Which, of course, would actually sound awful.

But here, it doesn't: Random Spirit Lover isn’t ever cacophanous. There’s even a certain strange, deliberate cheesiness to it all, with its retro synth sounds and scale-based melodies. Which, again, might sound derogatory – but is in fact laudatory.

Troubadour synth-pop

Before I allow the cement to dry around my Weezer comparison, I should note that Sunset Rubdown’s music is far more experimental and eclectic. On the latter quality, indeed, few artists or bands successfully combine aspects of everything from troubadour-esque, quasi-Medieval balladry, through Music Hall, to 80s synth-pop. This outstanding ability to bring together disparate musical elements sets the band alongside artists such as Joanna Newsom – different though their respective 'sounds' and influences may be. There's a baseline of irreverence and deliberate messiness, backed up by strong musicianship, that is reminiscent of The Dresden Dolls – and a marriage between traditional rock instrumentation and the unashamedly synthetic that makes the band sound, at times, ever so slightly like Grandaddy (albeit Grandaddy on speed).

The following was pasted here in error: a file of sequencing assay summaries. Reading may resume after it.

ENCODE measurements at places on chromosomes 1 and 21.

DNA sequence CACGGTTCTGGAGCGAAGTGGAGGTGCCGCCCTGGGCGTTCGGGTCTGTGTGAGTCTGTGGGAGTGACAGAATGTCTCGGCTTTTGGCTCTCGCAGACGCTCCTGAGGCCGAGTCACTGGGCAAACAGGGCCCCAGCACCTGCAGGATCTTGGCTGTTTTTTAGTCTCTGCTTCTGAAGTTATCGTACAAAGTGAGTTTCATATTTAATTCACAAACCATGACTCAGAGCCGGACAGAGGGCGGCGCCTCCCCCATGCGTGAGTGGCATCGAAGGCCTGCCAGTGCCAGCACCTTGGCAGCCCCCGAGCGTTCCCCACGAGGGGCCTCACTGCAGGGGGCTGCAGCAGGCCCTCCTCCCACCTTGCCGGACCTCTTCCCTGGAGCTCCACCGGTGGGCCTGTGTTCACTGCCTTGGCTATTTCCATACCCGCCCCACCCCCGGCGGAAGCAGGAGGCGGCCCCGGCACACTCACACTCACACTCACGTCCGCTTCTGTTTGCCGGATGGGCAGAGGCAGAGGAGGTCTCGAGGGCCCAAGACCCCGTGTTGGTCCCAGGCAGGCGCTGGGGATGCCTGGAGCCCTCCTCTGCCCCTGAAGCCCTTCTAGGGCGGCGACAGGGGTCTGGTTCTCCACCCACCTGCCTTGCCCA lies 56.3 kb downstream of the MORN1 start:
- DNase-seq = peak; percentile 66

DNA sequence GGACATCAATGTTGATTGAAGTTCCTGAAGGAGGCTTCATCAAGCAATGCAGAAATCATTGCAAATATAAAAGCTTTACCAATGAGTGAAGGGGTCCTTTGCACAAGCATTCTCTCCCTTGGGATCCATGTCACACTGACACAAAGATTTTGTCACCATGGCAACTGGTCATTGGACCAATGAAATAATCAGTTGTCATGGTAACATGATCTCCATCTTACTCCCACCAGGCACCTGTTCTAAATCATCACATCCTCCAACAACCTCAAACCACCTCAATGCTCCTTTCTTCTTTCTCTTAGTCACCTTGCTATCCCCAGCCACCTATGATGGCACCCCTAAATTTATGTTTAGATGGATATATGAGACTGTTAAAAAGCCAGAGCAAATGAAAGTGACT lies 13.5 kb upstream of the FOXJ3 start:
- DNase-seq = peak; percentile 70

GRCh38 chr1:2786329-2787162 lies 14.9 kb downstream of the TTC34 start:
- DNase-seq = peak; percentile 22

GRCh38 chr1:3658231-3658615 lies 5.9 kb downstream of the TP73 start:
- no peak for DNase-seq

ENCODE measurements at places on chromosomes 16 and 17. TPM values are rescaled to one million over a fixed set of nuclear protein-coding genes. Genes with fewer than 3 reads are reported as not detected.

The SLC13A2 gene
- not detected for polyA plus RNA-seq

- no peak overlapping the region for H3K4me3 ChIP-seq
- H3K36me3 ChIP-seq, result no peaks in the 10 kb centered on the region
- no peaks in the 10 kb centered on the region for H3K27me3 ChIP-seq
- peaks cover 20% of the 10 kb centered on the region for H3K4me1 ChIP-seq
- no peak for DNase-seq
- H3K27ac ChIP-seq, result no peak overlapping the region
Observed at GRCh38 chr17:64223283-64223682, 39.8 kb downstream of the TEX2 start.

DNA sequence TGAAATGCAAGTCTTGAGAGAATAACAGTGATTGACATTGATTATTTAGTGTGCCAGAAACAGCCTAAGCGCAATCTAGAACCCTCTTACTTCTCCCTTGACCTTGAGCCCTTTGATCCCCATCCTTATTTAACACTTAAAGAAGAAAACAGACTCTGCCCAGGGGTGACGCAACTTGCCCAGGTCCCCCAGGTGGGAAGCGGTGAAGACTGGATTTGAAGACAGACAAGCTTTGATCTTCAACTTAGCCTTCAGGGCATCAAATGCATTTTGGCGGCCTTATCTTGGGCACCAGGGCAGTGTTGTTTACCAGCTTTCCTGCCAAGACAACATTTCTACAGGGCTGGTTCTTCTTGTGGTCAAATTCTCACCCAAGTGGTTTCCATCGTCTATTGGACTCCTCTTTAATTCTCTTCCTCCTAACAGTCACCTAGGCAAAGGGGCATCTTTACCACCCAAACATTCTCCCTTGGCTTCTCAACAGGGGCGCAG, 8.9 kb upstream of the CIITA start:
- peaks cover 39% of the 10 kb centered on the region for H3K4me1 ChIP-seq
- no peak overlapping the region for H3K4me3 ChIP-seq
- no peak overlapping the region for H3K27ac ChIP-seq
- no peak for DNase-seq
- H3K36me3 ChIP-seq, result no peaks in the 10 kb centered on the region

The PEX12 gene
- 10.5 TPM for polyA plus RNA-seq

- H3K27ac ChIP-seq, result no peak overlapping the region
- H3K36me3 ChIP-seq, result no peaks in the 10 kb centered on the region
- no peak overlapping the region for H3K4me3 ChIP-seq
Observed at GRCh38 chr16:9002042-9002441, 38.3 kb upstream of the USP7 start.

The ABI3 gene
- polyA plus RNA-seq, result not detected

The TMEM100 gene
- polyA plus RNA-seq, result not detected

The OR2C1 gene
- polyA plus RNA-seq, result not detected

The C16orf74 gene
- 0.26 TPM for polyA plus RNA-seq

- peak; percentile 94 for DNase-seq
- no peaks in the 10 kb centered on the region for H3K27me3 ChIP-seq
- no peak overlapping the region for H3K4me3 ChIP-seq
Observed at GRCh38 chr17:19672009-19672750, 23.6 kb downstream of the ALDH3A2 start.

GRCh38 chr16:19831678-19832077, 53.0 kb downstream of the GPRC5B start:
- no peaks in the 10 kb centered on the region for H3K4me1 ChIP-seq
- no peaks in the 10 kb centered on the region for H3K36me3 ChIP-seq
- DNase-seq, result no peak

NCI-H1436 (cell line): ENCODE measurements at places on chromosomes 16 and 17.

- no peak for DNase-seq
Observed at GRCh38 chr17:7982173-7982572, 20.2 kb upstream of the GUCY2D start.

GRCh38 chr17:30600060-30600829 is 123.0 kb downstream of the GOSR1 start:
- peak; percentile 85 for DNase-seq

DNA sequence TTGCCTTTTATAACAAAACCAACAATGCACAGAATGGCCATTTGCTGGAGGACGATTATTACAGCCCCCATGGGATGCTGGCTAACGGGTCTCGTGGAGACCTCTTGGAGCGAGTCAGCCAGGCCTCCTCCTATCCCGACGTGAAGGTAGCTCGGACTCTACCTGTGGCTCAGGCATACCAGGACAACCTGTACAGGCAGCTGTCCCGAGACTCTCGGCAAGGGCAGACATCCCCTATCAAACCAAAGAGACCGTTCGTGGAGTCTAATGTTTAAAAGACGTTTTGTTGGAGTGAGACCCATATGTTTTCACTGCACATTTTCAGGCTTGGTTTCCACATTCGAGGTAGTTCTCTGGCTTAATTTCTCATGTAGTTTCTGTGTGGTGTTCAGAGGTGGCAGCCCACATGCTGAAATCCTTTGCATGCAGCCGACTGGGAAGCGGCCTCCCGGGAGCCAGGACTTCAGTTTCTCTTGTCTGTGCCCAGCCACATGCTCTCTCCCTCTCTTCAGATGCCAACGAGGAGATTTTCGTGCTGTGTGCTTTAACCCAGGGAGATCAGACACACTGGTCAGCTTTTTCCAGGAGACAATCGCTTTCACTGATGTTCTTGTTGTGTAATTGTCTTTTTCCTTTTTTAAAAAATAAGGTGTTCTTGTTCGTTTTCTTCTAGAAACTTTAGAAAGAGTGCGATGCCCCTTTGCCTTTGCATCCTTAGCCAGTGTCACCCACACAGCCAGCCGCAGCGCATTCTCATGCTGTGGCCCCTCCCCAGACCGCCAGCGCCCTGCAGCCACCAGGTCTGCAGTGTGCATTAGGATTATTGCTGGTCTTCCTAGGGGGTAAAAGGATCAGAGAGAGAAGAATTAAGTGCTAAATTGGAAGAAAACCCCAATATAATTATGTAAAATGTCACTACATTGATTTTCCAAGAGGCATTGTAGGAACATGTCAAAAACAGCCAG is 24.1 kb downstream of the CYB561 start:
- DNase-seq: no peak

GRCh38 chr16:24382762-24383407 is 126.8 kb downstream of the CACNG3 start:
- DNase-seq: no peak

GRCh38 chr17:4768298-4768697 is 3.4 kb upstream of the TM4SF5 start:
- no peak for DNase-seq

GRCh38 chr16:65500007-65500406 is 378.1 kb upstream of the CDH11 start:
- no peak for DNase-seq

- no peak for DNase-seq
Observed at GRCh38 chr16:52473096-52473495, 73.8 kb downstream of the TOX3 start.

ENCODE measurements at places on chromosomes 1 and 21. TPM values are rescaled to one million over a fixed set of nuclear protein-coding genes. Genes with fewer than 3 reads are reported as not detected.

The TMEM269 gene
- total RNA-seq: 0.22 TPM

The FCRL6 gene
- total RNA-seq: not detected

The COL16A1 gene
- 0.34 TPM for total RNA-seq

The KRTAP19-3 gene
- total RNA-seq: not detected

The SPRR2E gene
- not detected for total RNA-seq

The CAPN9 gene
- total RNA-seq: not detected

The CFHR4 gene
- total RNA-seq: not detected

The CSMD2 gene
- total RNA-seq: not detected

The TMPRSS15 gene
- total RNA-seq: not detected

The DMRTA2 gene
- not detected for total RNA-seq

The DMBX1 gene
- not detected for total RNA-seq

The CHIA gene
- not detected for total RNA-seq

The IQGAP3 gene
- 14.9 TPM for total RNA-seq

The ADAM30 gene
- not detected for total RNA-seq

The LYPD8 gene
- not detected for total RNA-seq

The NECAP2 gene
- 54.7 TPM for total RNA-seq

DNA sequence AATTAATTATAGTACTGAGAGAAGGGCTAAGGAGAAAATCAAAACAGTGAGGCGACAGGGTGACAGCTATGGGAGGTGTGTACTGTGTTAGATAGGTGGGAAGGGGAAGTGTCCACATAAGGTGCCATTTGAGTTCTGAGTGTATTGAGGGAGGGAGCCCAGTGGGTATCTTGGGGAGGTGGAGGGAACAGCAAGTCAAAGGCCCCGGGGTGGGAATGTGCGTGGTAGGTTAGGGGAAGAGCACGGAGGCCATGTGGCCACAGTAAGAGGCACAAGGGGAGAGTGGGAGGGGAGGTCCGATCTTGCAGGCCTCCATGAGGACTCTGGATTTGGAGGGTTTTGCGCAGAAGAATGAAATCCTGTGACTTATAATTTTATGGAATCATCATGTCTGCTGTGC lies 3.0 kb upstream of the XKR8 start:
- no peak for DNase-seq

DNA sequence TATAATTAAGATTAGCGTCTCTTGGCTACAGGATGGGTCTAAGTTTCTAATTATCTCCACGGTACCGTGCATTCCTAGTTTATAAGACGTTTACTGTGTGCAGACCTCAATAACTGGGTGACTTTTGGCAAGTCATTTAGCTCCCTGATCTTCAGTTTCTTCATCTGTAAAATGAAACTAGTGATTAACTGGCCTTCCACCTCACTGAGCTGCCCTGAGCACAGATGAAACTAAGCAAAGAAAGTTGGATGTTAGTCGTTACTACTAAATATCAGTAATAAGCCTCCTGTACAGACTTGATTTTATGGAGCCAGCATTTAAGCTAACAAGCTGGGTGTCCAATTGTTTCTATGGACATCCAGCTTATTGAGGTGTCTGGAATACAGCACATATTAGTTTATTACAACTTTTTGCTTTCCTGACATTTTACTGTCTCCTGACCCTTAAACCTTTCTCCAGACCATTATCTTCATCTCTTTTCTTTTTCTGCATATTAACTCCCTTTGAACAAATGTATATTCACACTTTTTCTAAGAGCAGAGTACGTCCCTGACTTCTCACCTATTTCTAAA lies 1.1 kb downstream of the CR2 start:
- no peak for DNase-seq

Hugely energetic, idiosyncratic, inventive – it's one of the best opening tracks I've heard. As throughout the album, melodic instruments (guitar or synth leads) feature prominently. Set-piece solos are rare, with these intricate, rather fragile melodic lines instead being woven into the texture of the whole song, often cleverly offsetting the vocals. Lead instruments, then, are integral, not gratuitous.

Lo-fi-electro-intellipunk jig